Enable continuous flow

The key to optimizing material, people, and information is to strive for “one-piece,” or continuous flow from suppliers, through the work steps, to the customer. Many different Lean techniques are used to remove barriers to continuous flow, and there are many types of barriers! The goal is to design processes that produce stable and predictable output, and that are capable of producing to takt. Flow can only be achieved when each process can keep up with customer demand and the product is defect free.

Teams should immediately start to eliminate sources of waste and non-value added activities. Remember that the definition of value is from the perspective of the customer! Any activity that does not contribute directly to the value of end product – anything the customer would not pay for – is waste. Use detailed process maps to identify steps that do not add value to the product or service, then work to reduce and eliminate them.

Identify other sources of waste in the work environment. The seven original wastes are: overproduction, waiting, transport, extra processing, inventory, motion, and defects. This list of wastes and their definitions were developed to help teams recognize the various types of waste that exist in their operations. Ultimately it is not important to label each waste precisely according to their definitions; identifying waste for elimination is the primary focus.

In recent years, an eighth waste has been added to the list, the waste of underutilizing human potential, skill, and knowledge. This eighth waste is in keeping with the Lean theme of direct involvement in the work processes. The people who execute the process every day are best equipped to identify and eliminate waste, and should be heavily involved in the Lean transformation in their work area.

Kaizen teams utilize many Lean tools and techniques for eliminating waste. 5S is one of the most common and powerful techniques to organize and improve the efficiency of work areas. The 5S’s are: Sort, Straighten, Shine, Standardize, and Sustain. The first three S’s focus on clearing everything that is not needed from the work area, arranging and labeling all the items that are required in the area, and cleaning the work area and equipment. These activities free valuable space, remove improper items, and allow employees to see at a glance if everything is in its place. The last two S’s focus on sustaining the improvements to the work environment and rewarding the team by celebrating their accomplishments.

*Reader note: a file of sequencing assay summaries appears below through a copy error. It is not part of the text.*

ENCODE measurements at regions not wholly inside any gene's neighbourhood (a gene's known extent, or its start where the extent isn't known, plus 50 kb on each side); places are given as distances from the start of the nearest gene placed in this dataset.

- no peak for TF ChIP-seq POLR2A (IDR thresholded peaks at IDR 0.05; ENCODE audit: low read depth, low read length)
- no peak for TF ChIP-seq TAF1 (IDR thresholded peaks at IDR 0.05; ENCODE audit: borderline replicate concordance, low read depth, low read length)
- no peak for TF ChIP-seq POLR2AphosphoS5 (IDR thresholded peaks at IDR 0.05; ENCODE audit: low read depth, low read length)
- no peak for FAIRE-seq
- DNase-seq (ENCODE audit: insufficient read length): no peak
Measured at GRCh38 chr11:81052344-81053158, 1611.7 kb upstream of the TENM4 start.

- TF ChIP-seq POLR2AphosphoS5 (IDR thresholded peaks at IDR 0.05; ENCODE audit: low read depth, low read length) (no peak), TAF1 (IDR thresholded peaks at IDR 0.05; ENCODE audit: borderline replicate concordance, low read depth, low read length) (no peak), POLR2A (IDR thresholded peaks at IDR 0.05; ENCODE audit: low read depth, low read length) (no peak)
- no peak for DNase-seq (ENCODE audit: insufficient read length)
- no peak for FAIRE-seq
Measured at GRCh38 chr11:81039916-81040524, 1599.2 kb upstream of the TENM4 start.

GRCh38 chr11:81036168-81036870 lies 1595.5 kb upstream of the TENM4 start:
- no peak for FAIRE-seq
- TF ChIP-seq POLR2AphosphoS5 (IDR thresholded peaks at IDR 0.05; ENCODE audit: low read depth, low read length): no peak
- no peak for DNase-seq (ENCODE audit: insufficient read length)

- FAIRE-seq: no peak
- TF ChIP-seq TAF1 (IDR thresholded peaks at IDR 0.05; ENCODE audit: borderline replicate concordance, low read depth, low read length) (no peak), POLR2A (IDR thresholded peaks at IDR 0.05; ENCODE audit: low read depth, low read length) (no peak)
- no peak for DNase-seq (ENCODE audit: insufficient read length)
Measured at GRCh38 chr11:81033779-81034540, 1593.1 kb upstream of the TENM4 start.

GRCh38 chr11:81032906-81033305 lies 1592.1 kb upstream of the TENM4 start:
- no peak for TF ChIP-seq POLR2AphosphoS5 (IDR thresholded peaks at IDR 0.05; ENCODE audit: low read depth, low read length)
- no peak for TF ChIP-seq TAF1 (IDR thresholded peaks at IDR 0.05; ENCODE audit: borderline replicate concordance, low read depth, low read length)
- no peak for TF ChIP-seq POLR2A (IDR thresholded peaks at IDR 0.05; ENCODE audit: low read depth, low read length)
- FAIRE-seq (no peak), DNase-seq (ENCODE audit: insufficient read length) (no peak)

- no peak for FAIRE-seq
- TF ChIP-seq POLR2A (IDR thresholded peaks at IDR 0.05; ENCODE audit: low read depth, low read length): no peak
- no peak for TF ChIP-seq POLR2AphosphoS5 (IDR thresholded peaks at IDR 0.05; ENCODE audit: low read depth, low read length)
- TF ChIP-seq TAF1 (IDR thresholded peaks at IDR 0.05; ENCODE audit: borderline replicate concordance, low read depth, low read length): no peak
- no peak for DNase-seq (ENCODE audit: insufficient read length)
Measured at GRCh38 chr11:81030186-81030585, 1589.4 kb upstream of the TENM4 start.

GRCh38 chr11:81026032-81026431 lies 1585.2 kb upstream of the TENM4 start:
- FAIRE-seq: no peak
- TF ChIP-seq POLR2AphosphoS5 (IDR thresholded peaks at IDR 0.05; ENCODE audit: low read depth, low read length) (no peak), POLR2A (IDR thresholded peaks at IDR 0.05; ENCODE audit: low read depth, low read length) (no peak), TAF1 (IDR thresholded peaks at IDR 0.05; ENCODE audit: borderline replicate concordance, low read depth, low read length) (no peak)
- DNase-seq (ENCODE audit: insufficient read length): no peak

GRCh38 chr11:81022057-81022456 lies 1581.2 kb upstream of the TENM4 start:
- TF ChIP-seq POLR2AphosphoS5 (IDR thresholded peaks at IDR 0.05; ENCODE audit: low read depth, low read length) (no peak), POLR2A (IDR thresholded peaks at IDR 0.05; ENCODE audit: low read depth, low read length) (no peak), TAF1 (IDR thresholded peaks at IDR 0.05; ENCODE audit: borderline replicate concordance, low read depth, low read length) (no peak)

Once the work area is neat, clean, and organized, additional improvements in the forms of Workplace Design, Standard Work, and Visual Management techniques can be employed. Work flow can be improved using cellular workplace design techniques, which focus on arranging machines or office work areas into groups that produce a single family of products. Work cells are more efficient than traditional arrangements of machines or people grouped together into functional departments. Work activities should be standardized to ensure that everyone is doing the work consistently and in the most efficient way every time. Documentation of work instructions, quality or pass/fail criteria, operating instructions, 5S responsibilities, and other performance metrics should be posted throughout the work area so anyone working in the area immediately understands the current work status and operating expectations.

The quality and consistency of processes can be improved using Six Sigma or other quality improvement techniques. Defect reduction can be sustained by utilizing Poka-Yoke, or error proofing techniques. The goal of error proofing is to first prevent the occurrence of defects, and second to ensure that mistakes are detected when they occur. Because people can make mistakes even in inspection, error proofing often relies on mechanisms built into tools or systems that automatically signal when problems occur, or that prevent the process from continuing until the proper conditions are met. These types of systems prevent defects from being passed to subsequent operations and eliminate the need for separate inspection steps. Reducing defects also reduces the excess inventory required to prevent parts shortages due to quality fallout and saves time and resources spent processing defective product. That’s a lot of waste!

In a production environment, we cannot produce when equipment is down or not functioning at full capacity. Increasing equipment uptime is important to enabling product flow. Total Productive Maintenance (TPM) focuses on establishing processes to ensure that equipment is available by performing maintenance proactively rather than reactively. Similar to 5S principles, TPM relies on a clean work environment and operator training to identify and resolve minor equipment issues before they result in an unscheduled breakdown. Changeover reduction (also referred to as SMED, or Single Minute Exchange of Die) increases equipment uptime by reducing the amount of time required to change over between runs of different products. Similar to the concepts in Standard Work, changeover reductions focus on developing standard methods for executing the changeover, increasing the work steps that can be performed while the machine is still running, and decreasing the amount of work that can only be performed while the machine is stopped. When equipment is available and changeovers are short, the operation benefits from faster cycle times, reduced inventory, and more flexibility to run the products that are required.

All of these methodologies and concepts – waste reduction, 5S, Workplace Design, Standard Work, Visual Management, defect reduction, Poka-Yoke, TPM, and changeover reduction – are leveraged to develop processes that enable work to continuously flow through a stable and capable system.